Price vs. Value

How Discounted Architectural Fees End Up Costing Clients More Money.

Discounting professional fees is a common practice in the construction industry. But as the saying goes: “Price is only ever an issue in the absence of value”. With this in mind, I have put together some thoughts, specifically for custom home projects and residential developments.

Design fees represent a fairly small part of the overall cost of a project, yet design determines the quality, performance and cost of the entire project. At lower fees, less attention can be spent on a project and it is thus far more likely to end up costing more due to lack of resolution (graphic below).

A compromised project can also reduce a property’s value, while a resolved project will increase its value (graphic below). 

Another way to look at design fees is to consider estate agent fees. In South Africa these range from 5% to 7.5% of the value of a building plus the land. Yet the estate agent has no hand in designing or creating this asset. An architect may charge between 10%-15% of the construction costs for creating a new house, less even for a residential development of repeat units (graphic below).

Because an estate agent earns a percentage on the entire value of a property (land + building) their fees might even outstrip the design fees in some cases like renovations.

In the bigger picture, architectural design fees amount to 0.01% of the overall lifecycle cost of a building, according to the American Institute of Architects (graphic below).

Yet design determines almost every aspect of a building’s performance and its return on investment – from emotional to functional to maintenance and energy consumption as well as uptake / sales and tenant churn on residential developments. This means that saving on design fees is not the place to save, but to invest.

One way to lower the cost of design is to reduce the design scope. This is also a common practice and often results in the feasibility phase of a project being skipped or done hurriedly. People jump into the design process without clearly defining or understanding the parameters. Building is a big investment and without proper consideration of all constraints and opportunities a project starts off on a shaky foundation. Moving a line on paper is easy, moving a wall in reality is exponentially more expensive and disruptive. The graphic below shows the increasing cost of changes when made late in the design / construction process.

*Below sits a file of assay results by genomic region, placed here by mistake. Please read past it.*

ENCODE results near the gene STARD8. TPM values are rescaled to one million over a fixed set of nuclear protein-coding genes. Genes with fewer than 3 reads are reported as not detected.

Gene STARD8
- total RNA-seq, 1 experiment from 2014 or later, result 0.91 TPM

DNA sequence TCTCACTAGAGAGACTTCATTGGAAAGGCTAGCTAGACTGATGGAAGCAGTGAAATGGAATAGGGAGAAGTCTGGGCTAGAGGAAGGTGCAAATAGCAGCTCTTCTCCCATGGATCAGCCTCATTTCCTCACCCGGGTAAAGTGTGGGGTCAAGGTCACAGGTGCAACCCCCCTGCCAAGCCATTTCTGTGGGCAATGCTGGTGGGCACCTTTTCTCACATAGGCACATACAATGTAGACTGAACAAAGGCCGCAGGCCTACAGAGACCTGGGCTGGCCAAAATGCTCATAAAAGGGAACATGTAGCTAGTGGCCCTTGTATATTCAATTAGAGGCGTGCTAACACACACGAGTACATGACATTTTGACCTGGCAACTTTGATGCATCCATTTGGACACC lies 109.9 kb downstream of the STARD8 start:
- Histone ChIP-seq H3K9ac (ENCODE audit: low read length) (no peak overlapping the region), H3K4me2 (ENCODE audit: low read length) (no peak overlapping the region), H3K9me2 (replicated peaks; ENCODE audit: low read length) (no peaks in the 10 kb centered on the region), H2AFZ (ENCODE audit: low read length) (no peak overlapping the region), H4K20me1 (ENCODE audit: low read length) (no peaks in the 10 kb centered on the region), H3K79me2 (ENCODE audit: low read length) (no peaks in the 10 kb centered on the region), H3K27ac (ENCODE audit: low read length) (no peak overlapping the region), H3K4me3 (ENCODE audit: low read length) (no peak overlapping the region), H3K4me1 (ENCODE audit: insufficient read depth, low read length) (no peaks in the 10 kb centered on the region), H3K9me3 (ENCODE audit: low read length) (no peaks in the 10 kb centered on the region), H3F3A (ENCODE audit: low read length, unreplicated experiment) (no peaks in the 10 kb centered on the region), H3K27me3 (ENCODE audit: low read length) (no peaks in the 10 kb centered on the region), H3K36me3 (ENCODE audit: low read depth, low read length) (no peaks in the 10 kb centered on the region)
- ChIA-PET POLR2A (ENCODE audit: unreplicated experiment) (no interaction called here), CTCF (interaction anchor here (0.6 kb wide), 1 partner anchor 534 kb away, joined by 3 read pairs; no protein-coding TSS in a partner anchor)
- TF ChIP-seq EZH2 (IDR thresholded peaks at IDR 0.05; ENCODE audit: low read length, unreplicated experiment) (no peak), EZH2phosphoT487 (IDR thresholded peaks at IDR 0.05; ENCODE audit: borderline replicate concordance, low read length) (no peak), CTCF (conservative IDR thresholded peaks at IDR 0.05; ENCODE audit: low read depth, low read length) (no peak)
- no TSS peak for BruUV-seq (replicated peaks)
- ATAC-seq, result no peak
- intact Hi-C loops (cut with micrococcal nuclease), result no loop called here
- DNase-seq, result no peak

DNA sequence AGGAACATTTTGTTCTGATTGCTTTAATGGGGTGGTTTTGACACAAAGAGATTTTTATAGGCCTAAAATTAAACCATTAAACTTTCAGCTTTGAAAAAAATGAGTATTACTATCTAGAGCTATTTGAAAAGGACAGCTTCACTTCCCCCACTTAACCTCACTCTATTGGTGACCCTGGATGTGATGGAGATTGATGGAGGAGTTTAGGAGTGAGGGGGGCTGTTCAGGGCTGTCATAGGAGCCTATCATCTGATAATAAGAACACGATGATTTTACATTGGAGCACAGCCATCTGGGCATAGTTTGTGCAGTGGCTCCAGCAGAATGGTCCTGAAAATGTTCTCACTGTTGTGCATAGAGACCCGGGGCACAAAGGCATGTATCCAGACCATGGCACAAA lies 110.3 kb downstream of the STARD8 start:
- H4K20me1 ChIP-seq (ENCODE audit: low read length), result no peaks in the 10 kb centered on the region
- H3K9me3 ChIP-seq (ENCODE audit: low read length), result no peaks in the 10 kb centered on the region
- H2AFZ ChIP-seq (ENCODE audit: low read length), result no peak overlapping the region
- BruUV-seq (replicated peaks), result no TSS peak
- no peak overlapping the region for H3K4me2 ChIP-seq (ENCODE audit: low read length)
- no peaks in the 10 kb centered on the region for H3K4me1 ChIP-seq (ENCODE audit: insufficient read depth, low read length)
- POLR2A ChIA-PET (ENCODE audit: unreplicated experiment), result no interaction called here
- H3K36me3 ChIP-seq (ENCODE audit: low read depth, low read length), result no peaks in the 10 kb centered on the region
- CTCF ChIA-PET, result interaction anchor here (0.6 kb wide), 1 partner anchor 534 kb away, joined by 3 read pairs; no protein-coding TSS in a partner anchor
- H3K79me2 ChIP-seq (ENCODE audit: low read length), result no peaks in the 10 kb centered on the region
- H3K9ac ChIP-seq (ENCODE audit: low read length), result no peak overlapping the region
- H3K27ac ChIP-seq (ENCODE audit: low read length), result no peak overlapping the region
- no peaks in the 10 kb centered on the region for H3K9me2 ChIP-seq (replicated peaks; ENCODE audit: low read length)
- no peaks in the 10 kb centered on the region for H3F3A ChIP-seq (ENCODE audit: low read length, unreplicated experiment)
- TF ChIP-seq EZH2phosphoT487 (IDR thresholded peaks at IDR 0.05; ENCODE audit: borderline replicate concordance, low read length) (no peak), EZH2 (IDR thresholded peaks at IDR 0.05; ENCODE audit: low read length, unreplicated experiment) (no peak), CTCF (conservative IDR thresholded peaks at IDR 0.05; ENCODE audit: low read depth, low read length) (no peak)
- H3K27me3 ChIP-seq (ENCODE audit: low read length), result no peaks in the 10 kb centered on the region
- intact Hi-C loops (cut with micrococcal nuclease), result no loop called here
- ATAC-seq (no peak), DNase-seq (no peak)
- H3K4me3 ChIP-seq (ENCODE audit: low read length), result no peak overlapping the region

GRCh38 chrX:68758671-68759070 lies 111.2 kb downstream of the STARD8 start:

The number one reason the majority of projects run over time and budget and suffer poor quality to boot is not poor contractors, but poor planning. Research, proper planning and good documentation means mitigating these risks. Without this, there is a much higher temptation to make changes during the design phase, or worse, during the construction phase of a project.

We have all heard horror stories of projects going off the rails. It seems that this is a common, rather than rare occurrence, even when it comes to experienced clients.

A case in point is a 3000sqm teaching facility standing unused for over two years because the client (a leading local university) did not comply with the city’s parking regulations, despite being made aware of them on numerous occasions. The result is not only a loss in student fees, but also in research funding. The client insisted on discounted fees and would not commission a competent professional to address the parking challenge, relying instead on their in-house planner.

On a smaller scale, one of our recent clients found our fee for designing a staff area in a warehouse too high and did their own layout. The area now needs to be torn down as it conflicts with other requirements of the warehouse.

These two examples incurred easily quantifiable costs, yet the real cost of a poor product will be felt in workplace satisfaction, low productivity, poor functional and operational flows, a struggle to hire the best staff, high energy consumption and operational spends.

These problems are largely self-inflicted and avoidable, yet stem from a big problem in our industry and that is that clients and consultants immediately jump into the design process without a proper understanding of the actual needs, constraints and opportunities, especially when fees are discounted.

We prefer to work more like a surgeon, who does a thorough diagnosis before operating on a patient. Similarly, we prefer to do proper research at the beginning of a project. This is why we have developed the Needs and Option Review, to help clients establish solid foundations for their projects, before they even proceed with design.

This phase helps establish the project goals and budgets and forms the basis for any further design and documentation.

The work of 26’10 south architects can be viewed at

All drawings and diagrams in this article are by Thorsten Deckler. More drawings can be viewed on Thorsten’s Instagram page @thethinking_hand.